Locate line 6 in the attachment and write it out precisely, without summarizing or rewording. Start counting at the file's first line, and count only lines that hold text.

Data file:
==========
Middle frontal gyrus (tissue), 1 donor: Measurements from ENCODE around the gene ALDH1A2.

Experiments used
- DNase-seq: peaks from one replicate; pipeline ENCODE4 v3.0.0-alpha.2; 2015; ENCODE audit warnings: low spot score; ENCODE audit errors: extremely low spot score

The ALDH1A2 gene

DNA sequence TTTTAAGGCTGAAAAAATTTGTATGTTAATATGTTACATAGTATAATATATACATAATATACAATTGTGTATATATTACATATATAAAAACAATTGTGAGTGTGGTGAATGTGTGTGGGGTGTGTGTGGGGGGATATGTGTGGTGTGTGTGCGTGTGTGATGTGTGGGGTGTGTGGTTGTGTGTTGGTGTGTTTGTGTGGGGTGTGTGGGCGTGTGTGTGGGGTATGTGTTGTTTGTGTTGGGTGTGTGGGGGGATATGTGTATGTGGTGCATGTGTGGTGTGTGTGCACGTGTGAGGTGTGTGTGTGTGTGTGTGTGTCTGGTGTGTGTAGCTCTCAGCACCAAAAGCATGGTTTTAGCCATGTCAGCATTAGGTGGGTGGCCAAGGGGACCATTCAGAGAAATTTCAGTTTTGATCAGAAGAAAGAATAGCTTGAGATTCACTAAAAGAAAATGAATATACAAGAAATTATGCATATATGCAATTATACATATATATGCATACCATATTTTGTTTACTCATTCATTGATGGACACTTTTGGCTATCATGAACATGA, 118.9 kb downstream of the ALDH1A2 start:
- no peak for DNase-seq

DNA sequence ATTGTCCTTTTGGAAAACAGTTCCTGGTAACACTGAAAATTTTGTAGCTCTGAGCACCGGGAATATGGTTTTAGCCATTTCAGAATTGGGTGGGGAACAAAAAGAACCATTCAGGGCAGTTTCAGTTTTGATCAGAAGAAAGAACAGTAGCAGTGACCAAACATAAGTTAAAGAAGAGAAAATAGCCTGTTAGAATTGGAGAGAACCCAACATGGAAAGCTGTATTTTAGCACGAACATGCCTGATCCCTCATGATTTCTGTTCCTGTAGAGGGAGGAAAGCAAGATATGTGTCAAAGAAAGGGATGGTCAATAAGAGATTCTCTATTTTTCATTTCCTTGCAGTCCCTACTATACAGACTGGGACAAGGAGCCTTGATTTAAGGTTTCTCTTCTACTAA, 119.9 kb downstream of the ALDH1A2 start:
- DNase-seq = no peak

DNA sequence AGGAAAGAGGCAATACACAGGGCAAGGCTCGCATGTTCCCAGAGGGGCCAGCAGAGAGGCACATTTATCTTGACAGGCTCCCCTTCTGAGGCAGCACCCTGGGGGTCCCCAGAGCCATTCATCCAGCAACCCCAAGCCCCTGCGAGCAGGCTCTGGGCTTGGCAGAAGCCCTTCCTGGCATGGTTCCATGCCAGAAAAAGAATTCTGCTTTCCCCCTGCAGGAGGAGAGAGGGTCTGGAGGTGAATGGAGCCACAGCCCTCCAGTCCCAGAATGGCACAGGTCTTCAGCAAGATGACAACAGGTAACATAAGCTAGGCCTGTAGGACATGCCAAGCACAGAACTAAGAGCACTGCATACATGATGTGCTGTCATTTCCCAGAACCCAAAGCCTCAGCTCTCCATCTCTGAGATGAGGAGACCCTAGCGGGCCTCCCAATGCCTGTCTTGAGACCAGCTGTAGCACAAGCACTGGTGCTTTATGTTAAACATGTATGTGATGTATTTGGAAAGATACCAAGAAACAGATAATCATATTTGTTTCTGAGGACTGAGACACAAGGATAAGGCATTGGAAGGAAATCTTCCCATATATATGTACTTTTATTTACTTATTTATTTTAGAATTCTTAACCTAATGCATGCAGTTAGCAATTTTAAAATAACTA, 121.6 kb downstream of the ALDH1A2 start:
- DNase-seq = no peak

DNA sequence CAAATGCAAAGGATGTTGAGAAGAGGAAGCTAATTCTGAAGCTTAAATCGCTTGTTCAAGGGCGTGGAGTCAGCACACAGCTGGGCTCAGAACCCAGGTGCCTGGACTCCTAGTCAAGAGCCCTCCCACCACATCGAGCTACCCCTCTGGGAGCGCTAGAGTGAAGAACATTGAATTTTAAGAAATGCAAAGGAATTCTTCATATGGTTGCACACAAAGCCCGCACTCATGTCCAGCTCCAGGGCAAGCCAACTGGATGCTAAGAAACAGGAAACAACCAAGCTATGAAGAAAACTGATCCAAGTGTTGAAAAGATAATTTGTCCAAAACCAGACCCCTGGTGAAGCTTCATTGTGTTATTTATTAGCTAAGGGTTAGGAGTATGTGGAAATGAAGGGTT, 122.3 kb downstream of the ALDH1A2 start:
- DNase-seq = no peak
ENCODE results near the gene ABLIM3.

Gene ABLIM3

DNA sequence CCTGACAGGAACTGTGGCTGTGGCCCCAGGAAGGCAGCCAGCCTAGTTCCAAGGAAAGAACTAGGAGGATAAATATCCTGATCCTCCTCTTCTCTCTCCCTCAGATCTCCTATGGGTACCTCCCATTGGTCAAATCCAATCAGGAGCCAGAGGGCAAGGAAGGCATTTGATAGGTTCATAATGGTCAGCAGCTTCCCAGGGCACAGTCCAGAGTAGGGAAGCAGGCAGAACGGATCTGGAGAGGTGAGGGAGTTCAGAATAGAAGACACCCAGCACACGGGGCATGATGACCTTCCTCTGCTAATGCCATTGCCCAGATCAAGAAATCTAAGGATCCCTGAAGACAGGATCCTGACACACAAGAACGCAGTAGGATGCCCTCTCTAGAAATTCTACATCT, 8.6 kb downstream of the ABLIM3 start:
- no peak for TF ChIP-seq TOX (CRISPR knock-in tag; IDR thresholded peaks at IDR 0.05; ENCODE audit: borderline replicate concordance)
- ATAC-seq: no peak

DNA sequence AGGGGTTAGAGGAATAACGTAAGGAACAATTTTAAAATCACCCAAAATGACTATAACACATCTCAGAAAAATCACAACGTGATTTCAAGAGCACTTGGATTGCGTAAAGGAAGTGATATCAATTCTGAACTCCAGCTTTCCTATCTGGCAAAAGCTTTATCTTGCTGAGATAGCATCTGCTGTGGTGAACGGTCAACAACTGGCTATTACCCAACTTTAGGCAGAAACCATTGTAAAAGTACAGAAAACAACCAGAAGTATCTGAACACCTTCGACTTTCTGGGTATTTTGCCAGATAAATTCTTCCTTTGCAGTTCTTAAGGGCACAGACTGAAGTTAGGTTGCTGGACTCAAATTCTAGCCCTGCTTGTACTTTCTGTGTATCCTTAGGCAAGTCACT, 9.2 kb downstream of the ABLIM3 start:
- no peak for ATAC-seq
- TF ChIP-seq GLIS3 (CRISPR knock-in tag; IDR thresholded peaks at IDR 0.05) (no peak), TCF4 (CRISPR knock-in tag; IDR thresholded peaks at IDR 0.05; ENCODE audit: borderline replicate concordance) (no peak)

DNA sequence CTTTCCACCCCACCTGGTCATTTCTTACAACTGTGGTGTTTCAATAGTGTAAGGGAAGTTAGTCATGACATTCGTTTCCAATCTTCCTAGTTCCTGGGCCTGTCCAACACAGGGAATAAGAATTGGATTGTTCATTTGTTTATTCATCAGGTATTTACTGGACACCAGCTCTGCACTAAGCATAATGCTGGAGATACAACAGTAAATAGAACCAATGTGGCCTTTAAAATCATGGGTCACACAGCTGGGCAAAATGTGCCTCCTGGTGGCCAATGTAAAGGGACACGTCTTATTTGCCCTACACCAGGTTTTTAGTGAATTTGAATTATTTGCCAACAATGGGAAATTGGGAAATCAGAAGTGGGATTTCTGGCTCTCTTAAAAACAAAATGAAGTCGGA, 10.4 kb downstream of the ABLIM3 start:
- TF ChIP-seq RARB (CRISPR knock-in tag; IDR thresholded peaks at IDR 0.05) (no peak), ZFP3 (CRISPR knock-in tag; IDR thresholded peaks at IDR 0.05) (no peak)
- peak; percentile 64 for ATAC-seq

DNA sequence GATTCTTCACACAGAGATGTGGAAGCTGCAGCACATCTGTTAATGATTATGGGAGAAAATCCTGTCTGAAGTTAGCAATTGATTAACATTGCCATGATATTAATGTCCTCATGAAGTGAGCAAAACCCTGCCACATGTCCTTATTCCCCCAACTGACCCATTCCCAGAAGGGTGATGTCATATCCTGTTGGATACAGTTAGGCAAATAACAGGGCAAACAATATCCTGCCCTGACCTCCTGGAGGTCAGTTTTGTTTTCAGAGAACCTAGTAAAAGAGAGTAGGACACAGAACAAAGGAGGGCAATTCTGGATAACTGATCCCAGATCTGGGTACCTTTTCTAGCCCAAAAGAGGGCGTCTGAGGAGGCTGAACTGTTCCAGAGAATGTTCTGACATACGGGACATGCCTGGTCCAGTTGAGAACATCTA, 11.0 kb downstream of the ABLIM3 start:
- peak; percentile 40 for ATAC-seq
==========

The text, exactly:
- no peak for DNase-seq